With his Ohio State career winding down, all games are big to Damon Webb.

In that regard, the Buckeyes’ senior safety isn’t necessarily prepared to call Saturday’s game against Michigan State bigger than others.

But it probably is. Webb is from Detroit and, growing up, he was more interested in Michigan State than the University of Michigan. Several of his friends enrolled at Michigan State and the Spartans offered him a scholarship.

Webb was closer to accepting than many realized, even though he committed early to Ohio State.

“Getting more toward signing day, I was thinking about flipping to Michigan State,” Webb said. “It seemed like home. But I had a gut feeling about Ohio State and I stuck with it.”

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Webb’s career hasn’t been spectacular, but it has been productive.

“A very good career,” Ohio State coach Urban Meyer said. “He’s a very good player for us. (And) a good person.”

Now Webb wants to finish it with a flourish.

“I don’t have too many games left at Ohio State, and I have to make them count,” he said.

•  •  •

Webb is the middle child among Stephanie and Damon Webb Sr.’s three children. He is, proudly, a mama’s boy.

“I talk to my mom every day,” he said. “Me and my mom text every day. My dad will text me and I’ll reply a couple hours later. When my mom texts me, I hit her right back.”

His parents met at Southern University in Baton Rouge, Louisiana, where his dad enrolled on a baseball scholarship. The elder Webb also was a four-year starter at quarterback in high school, and he recognized his son’s athletic ability early.

But it was on an elite 7-on-7 football team as a teenager that the younger Webb showed how good he might become.

“Damon was kind of the young pup of the group,” said Damon Sr., a police officer for the University of Detroit Mercy. “What set him apart was that he was the youngest guy, and he was going up against four- and five-star guys and holding his own.”

Webb’s biggest test came at a tournament in Chicago when his team played one featuring Laquon Treadwell, then considered the top wide receiver prospect in the country. His coach told Webb that he would cover Treadwell the whole time.

“I was like, ‘Let’s go,’ ” Damon said. “I’ve never shied from competition, so when he told me that, it was something I was looking forward to.”

He did well enough that in the next week, Webb received several more college scholarship offers.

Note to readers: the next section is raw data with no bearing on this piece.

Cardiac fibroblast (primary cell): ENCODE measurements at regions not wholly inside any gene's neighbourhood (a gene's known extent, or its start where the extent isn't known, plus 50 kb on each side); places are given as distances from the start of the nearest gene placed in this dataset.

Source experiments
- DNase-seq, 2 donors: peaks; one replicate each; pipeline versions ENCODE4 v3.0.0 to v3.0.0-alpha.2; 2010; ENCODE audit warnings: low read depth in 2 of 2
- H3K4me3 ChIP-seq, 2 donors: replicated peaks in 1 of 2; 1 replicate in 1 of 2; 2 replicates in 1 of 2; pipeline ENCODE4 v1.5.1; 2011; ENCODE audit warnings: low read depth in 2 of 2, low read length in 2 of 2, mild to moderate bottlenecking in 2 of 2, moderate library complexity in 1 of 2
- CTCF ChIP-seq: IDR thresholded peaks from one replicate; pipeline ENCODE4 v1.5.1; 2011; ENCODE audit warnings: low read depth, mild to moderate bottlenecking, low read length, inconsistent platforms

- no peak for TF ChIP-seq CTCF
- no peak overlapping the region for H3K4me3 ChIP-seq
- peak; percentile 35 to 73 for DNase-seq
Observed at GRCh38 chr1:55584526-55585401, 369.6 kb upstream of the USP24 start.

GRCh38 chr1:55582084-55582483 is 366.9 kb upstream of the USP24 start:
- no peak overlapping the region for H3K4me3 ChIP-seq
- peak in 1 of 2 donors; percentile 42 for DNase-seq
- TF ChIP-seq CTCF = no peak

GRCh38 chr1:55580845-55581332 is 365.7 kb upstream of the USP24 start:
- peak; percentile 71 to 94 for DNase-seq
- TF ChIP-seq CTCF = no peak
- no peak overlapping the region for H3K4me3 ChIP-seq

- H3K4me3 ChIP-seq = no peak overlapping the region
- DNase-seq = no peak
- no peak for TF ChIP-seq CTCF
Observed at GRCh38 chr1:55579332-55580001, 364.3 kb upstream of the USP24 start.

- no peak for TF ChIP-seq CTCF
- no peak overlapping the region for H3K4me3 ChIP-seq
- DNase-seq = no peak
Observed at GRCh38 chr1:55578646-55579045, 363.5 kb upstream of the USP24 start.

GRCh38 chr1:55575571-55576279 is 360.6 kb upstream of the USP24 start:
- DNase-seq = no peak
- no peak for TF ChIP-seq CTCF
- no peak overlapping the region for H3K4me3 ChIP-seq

•  •  •

Webb was a backup cornerback his first two seasons at Ohio State. Before his junior year, Meyer and defensive coordinator Greg Schiano approached Webb about switching to safety. Webb agreed.

Last year, Webb was the “other” guy in a star-studded secondary. Fellow safety Malik Hooker and cornerbacks Marshon Lattimore and Gareon Conley would all be taken in the first 24 picks of the NFL draft.

“People would say I got overshadowed by the other three dudes, but I feel like I had a good season last year,” Webb said.

Not that he minded taking a back seat in terms of attention.

“I’m just a real laid-back guy,” Webb said. “I don’t like to be out in public a lot. I don’t like to be seen a lot. I like to be behind the scenes. I’m a real chill dude. That’s how I’ve always been.”

But as the only returning full-time starter this year — cornerback Denzel Ward rotated with Lattimore and Conley — Webb understood that he needed to be a leader this season.

“That was one of the challenges for me, to be more vocal,” Webb said.

Schiano said that Webb has embraced a leadership role. As for his play, Schiano characterized it as steady.

“But I don’t say steady with a negative connotation,” Schiano said. “I think he has held the whole thing together back there. He has made some really good plays. But as a safety how do you get recognized? INTs.”

Webb has two interceptions but could have at least twice that many. He didn’t high-point a potential pickoff against Nebraska that fell incomplete.

Webb should have gotten one against Penn State when he ranged far to intercept a pass in the end zone. But the play was negated by a questionable interference call on cornerback Damon Arnette.

“Damon’s range has improved immensely,” Schiano said. “I had a pro scout tell me that today. That play he made against Penn State was legit. I told our kids that was Malik-like.”

Webb hopes to continue his career in the NFL, but he will have a degree to fall back on if that doesn’t pan out. Webb is on track to graduate in December with a degree in sport industry with a grade point average nearing 3.0.

“We’re excited about that,” Webb Sr. said.

Damon Jr. appreciates the support he has received, especially from his immediate family. He would like to pay it forward to others who might not have had that, perhaps by becoming an athletic director someday.

“I’m blessed to have a great family,” he said. “My mom and dad, whatever I wanted to do, they’ve always supported me. My brother and sister have always supported me.

“I know a lot of kids where I come from don’t have the support I have. Hopefully, I can use my degree later on down the line; I can help kids in urban cities who are struggling.”